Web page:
111 510 510 libonline@riphah.edu.pk Contact

A year on

Exactly one year ago, on February 1, the Myanmar military launched a coup and opened another bloody chapter in my country’s history. Since then, the junta has driven the state to the brink of collapse and committed widespread atrocities. There is now only one way to break this cycle of abuse: pursuing mechanisms of international justice that can hold those responsible to account.

Over the past 12 months, there has been a steady stream of horrific news from Myanmar, as more than 1,500 people have been killed in protest crackdowns and massacres. In one recent incident, on Christmas Eve, the army massacred some 35 people – including women and children and two charity workers – in Kayah State. Thousands of others have been arrested while the junta has made routine use of torture against those protesting against its rule. At the same time, the economy has suffered a severe decline, while healthcare and education services have ground to a halt. While Senior General Min Aung Hlaing, the junta chief, has delusions about bringing in new electric trains to expand national public transport, the rest of the country is suffering through daily, crippling blackouts.

In Rakhine State, the Rohingya minority continues to face an ongoing genocide and live in what amounts to an open-air prison. The junta has arrested Rohingya trying to flee to Bangladesh and imposed even tighter restrictions on freedom of movement. Many are also caught in the crossfire in the simmering conflict between the military and the Arakan Army armed group.

If there is a silver lining from the coup, no matter how small, it is the renewed sense of interethnic solidarity. As a Rohingya, I often used to face abuse when I posted on social media about the army’s crimes in the past. Now, however, I receive support, understanding, and even apologies from those who used to spew hatred against Rohingya. People have realised that the military is our common enemy.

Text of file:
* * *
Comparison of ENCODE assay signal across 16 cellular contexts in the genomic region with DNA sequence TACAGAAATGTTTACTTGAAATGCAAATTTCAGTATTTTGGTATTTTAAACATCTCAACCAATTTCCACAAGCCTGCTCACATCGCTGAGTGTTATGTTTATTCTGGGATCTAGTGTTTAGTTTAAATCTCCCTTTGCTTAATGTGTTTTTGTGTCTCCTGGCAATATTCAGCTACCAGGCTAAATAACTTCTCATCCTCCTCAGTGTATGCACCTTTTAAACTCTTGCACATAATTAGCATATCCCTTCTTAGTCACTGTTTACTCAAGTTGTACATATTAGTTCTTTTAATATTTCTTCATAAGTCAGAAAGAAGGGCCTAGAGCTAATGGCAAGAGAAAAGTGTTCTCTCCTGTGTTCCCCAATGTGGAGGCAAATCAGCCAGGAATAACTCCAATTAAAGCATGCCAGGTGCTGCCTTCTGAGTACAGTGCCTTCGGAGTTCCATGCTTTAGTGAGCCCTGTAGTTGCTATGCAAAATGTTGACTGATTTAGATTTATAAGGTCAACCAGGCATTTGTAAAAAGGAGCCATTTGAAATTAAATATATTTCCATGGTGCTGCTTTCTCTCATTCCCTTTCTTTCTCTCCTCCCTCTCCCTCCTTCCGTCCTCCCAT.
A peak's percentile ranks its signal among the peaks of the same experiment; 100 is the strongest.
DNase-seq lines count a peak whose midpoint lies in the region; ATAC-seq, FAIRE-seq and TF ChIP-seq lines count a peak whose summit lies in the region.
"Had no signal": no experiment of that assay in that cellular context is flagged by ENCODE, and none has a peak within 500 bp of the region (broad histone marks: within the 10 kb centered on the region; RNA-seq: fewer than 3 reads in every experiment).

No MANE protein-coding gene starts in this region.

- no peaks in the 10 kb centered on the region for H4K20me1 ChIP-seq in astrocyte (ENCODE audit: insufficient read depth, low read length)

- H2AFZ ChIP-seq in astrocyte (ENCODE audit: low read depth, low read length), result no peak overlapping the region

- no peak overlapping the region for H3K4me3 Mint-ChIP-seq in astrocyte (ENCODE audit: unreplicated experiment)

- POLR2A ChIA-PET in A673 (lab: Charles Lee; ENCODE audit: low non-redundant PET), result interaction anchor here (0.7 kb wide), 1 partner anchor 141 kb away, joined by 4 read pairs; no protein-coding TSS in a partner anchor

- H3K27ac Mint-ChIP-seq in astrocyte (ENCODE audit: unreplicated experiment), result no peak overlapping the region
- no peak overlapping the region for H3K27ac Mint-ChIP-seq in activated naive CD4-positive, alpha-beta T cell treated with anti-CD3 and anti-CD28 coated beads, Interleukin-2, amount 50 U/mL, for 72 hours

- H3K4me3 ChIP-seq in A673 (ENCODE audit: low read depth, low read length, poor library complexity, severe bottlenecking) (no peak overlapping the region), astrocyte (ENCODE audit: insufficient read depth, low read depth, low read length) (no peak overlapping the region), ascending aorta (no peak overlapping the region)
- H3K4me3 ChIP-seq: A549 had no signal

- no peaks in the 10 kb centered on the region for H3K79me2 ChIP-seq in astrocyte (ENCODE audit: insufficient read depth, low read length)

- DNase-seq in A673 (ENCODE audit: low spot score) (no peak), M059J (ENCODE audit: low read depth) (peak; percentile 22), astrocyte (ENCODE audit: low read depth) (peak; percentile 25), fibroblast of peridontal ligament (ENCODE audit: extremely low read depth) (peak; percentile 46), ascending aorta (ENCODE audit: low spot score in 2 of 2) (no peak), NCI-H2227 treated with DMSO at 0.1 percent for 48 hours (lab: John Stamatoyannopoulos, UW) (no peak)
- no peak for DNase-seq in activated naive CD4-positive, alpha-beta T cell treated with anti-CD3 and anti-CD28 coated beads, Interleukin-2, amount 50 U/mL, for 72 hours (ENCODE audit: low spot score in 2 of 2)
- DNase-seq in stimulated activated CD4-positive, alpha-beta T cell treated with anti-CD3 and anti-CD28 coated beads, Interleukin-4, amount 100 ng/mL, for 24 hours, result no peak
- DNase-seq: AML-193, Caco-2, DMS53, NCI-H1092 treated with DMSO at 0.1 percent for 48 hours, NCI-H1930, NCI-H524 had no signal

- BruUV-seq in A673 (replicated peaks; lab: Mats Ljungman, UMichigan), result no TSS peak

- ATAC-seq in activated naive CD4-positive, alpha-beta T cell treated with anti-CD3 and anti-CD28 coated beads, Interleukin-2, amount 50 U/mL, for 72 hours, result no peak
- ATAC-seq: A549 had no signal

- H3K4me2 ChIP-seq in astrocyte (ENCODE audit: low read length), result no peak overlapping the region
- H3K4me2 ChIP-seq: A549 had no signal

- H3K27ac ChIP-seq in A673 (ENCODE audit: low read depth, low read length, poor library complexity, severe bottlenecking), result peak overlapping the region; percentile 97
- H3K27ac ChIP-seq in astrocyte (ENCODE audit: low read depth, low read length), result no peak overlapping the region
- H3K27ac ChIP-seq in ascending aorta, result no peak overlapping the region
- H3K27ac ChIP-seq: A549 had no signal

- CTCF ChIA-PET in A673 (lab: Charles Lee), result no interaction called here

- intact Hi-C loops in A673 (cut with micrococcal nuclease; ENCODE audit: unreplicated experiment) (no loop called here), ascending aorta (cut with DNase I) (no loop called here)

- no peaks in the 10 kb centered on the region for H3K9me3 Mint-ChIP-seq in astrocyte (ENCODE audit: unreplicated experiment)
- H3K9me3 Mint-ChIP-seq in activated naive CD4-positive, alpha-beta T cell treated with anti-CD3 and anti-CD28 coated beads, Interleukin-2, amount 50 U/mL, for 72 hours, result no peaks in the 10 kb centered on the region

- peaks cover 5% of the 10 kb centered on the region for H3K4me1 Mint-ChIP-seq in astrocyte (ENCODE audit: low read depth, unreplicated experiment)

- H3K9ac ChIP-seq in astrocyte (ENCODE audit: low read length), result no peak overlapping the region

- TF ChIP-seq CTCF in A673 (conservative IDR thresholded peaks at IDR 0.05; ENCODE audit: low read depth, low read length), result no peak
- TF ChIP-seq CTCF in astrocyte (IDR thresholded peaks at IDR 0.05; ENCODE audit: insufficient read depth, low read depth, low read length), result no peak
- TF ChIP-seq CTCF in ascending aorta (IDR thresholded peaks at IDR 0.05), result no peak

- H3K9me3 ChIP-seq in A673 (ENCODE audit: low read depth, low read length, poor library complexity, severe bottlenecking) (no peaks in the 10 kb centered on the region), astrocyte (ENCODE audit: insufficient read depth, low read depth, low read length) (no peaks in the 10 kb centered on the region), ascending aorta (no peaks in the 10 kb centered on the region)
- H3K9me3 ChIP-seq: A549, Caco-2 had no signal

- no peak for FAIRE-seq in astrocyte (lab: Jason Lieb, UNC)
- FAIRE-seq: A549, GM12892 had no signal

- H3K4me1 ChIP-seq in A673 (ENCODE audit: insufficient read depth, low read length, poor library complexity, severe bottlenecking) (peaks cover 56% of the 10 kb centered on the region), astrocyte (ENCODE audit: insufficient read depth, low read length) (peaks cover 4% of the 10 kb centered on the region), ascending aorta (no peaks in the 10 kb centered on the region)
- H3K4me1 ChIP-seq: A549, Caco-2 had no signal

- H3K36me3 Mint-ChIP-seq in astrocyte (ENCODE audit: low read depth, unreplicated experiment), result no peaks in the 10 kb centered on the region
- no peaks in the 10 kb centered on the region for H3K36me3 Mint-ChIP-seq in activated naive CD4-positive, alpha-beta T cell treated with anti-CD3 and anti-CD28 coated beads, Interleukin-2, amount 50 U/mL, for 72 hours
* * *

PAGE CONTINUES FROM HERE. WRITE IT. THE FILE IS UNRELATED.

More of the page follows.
The Tatmadaw, as the military is known in the country, has terrorised the people of Myanmar for decades, committing genocide, crimes against humanity and war crimes. They have done so with absolute impunity, knowing their crimes would have no consequences. That is why we need the international community to step in and provide justice. Thankfully, real progress has been made in this direction in recent years.

In 2019, the International Criminal Court (ICC) announced that it was opening an investigation into crimes against humanity the Tatmadaw committed against the Rohingya. Around the same time, The Gambia brought a genocide case against Myanmar at the International Court of Justice (ICJ). Both processes are ongoing, giving hope to the military’s many victims.

Last year, the judiciary in Argentina also agreed to take up a landmark genocide case against Myanmar’s military leadership. The case, which my own organisation BROUK first petitioned for, rests on the legal principle of universal jurisdiction, according to which some crimes are so horrific that they can be tried anywhere in the world, regardless of where they took place. The process has only just started, but we hope that ultimately, Min Aung Hlaing and his cronies will answer for their crimes in a court of law.

Tun Khin, "A year on," The News. 2022-02-02.
Keywords: Political science , Political issues , International community , Myanmar military , Judiciary , Humanity , Crimes , Gen Min Aung Hlaing , Bangladesh , Rohingya , ICJ , ICC